EAGLE MOUNTAIN, Calif. — In a last-ditch effort to keep this remote company town from dying, Eagle Mountain operations manager Jan Roberts is calling on anyone who might be able to help: state lawmakers, federal land authorities, even Arnold Schwarzenegger, who worked here a decade ago during the filming of a "Terminator" movie.
The California Department of Corrections plans to cease funding a privately operated prison nearby, the lifeblood of the town. The prison, and many of its employees, lease property and homes from the community's owner, Kaiser Ventures.
Kaiser has instructed Roberts to mothball the former mining camp -- established during World War II -- if the prison closes as planned in December.
Standing on a 1,000-foot-tall mound of mine tailings and surveying the little town below, Roberts sighed and said, "The prison has got to stay open."
"I've been kissing a lot of frogs lately, hoping one of them will turn into a prince who can turn things around," she said. "I won't let this town go down without trying everything I can."
Eagle Mountain has died before.
Kaiser, which maintains the community -- midway between Indio and Blythe -- where 3,750 people once lived, ceased active mining here in 1983, and boarded up 381 homes, eight churches, a beauty parlor, a bank, a movie theater, a gas station, a bowling alley and two of its three schools.
It remained a ghost town until 1988, when Management and Training Corp. of Utah contracted with the state to run the Eagle Mountain Community Correctional Facility for minimum-security inmates.
The prison provided jobs for the 300 residents who remained in town. But they still had to drive 10 miles for a gallon of milk and 65 miles to see a doctor.
Its property lease with Kaiser also ensured that the steel company, which filed for bankruptcy in 1987, would not have to cut back on medical benefits for its 7,000 retirees.
Eagle Mountain High School remained as an elementary school for children living in desert communities within 50 miles.
Today, that campus has 60 students, along with a principal, three teachers, three aides, a secretary, an accountant and a bus driver. Its swimming pool is cracked and empty. Its music room has a closet of neatly pressed 20-year-old band uniforms too big for the students.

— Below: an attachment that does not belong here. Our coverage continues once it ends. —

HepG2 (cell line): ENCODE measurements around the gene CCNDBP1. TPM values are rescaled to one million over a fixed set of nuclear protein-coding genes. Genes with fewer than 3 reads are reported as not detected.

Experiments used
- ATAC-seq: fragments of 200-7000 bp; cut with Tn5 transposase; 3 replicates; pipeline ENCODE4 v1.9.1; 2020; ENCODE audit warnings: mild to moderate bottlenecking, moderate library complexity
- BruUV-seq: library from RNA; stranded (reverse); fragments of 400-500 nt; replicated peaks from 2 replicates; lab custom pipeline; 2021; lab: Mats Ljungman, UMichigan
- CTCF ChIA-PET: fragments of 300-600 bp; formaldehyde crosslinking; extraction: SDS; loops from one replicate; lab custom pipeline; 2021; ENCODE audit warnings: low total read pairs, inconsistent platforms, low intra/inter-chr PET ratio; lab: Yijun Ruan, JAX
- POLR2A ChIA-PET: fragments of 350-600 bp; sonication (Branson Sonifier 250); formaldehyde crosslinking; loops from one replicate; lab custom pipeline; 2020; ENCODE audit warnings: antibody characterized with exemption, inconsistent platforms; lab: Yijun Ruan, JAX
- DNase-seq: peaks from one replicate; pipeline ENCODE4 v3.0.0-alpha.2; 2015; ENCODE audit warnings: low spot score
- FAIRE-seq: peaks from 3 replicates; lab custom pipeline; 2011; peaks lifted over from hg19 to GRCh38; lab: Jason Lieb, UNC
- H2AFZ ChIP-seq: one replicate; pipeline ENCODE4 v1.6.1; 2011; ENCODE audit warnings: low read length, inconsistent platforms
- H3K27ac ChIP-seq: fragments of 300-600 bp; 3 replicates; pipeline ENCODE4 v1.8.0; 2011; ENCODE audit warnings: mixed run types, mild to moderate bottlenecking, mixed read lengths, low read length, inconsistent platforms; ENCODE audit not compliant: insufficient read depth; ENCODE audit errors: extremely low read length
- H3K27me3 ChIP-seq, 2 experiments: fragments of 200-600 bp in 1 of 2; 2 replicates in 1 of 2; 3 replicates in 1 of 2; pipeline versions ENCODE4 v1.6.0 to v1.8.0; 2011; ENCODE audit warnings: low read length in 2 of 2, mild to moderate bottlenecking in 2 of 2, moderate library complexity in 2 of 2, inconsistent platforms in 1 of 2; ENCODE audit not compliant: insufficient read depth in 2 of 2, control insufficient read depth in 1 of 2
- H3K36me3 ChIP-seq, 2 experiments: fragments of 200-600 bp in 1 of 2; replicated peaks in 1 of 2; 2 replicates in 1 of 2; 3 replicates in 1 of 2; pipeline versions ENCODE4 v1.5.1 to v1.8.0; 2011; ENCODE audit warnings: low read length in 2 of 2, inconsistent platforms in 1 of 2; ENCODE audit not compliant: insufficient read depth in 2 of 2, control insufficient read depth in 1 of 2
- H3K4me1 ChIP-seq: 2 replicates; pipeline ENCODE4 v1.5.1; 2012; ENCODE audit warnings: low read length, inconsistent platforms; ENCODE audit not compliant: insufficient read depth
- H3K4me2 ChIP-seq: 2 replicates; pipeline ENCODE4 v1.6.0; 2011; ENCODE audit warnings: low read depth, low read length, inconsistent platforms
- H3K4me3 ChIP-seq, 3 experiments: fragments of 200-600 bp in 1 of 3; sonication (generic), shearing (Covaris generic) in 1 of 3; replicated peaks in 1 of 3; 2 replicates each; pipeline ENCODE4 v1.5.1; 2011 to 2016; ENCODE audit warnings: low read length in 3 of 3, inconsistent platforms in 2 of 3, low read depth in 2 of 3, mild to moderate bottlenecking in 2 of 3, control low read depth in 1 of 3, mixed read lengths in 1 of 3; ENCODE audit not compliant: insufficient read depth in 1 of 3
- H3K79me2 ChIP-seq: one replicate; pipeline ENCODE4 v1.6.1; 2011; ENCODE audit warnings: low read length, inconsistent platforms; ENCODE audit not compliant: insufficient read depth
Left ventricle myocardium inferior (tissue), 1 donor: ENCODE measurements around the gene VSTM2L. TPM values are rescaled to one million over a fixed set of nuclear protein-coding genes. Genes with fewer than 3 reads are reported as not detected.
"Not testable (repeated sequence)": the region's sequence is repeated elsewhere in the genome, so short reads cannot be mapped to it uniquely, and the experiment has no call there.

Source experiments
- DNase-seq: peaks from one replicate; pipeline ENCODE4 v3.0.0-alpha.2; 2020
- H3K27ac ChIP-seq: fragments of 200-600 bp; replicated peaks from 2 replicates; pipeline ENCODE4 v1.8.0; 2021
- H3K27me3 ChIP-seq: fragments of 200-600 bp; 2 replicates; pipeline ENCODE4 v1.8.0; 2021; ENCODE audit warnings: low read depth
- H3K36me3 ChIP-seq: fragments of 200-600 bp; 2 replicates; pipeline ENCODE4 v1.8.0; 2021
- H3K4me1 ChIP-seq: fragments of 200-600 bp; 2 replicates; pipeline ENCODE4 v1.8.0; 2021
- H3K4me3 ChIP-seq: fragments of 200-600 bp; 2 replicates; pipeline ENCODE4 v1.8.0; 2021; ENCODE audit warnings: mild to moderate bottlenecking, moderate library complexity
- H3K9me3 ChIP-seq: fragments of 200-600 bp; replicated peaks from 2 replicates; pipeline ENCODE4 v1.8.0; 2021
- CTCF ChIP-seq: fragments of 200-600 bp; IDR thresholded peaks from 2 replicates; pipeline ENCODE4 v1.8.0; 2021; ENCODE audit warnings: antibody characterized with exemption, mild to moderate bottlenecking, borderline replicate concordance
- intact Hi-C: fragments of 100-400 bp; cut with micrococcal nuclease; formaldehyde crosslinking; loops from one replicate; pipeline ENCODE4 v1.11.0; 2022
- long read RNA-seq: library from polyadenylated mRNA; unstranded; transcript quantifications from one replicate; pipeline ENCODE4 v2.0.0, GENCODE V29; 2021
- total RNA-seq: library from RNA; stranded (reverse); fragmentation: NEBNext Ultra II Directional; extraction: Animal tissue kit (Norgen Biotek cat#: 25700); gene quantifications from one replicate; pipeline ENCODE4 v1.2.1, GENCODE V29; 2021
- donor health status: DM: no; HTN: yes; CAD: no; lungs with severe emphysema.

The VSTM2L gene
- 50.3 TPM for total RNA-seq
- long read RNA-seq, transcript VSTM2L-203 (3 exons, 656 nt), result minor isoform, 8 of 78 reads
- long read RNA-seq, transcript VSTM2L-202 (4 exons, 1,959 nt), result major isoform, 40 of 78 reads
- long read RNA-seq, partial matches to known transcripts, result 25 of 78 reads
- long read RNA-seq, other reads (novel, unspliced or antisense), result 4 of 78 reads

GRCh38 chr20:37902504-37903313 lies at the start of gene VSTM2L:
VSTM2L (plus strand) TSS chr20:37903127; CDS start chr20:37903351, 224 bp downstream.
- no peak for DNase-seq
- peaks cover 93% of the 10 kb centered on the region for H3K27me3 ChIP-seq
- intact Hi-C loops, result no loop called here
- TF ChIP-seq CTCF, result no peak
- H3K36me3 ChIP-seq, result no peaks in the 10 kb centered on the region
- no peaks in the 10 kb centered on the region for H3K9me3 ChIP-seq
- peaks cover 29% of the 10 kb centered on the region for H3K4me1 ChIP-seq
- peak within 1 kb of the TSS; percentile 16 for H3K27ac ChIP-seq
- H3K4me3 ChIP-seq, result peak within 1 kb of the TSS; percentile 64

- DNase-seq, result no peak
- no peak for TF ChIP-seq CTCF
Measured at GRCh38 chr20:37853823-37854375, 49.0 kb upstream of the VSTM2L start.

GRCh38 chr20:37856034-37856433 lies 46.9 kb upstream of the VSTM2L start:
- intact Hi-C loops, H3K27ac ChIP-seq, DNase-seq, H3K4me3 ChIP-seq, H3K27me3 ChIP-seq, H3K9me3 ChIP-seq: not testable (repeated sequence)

The school is surrounded by abandoned homes on weed-choked streets at the base of what was once among the nation's most productive iron ore mines.
In September, the Department of Corrections notified Roberts that it had decided to close three contract prisons, including Eagle Mountain, as a cost-cutting measure. The action would drop the number of such facilities statewide to 12.
News of their impending move has rocked Eagle Mountain's residents. Again.
School secretary Connie Ottinger, 45, said, "I get sick just thinking about the prospect of watching this town go through another closure."
"The last time it happened," she said, "outsiders came in and broke windows and kicked in doors, even hung a dead cat and coyote from the ceiling of our Mormon church."
She added: "How many times can a town die?"
Night watchman Rodney Brooks wonders the same thing as he makes the rounds, replaying memories of better times.
"Eagle Mountain was a great place to grow up," he said, driving a company jeep down a lonely lane called Elm Street. "The lawns were green, the homes were occupied, and folks had all the quirks you might expect in a place like this."
"I rode motorcycles down these streets when I was just 7 years old," he said. "When I got a little older, I jumped on railroad cars for fun and turned $25 cars into sand buggies."
"Will it ever return to the way it was?" he asked. "I sure hope so."
Down the road at McGoos Country Store, Ken Statler has been gathering signatures from locals who also want to "keep that town, and its school, open."
Leaning back in a chair in a back room of the store he has operated for two decades, Statler said, "when the mine closed, we fought hard to get that prison. When we got it, we thought it was something that would last for a long, long time."
Now, Roberts and Statler are desperately seeking someone with the clout to keep the prison open, or the funds to turn the property into a retirement community, a rehabilitation center for substance abusers, a job training facility, an industrial park or a prison for geriatric inmates.
Roberts sent a letter Thursday to gubernatorial candidate Schwarzenegger, seeking a review of the decision to shut the prison. That is, if he wins Tuesday's recall election.
But so far, no takers for the town have surfaced. Eagle Mountain is a hard sell. The area's inherent problems are exacerbated by strict state and county regulations governing water and air quality, as well as higher energy costs.
Then there is the lawsuit filed a few years ago to block a proposal to haul Los Angeles trash by rail to Eagle Mountain's abandoned mining pits.
With the planned closure of the prison only two months away, Roberts and others are running out of ideas.
"People will move, real estate will go down, business will be hurt and the school will close, meaning those students will have to be bused to Blythe," said Margit Chiriaco-Rushe, 65, a business owner and member of a pioneer family in these parts.
"If Eagle Mountain closes, there will be a very serious ripple effect throughout the region," she said. "I think Eagle Mountain is worth fighting for."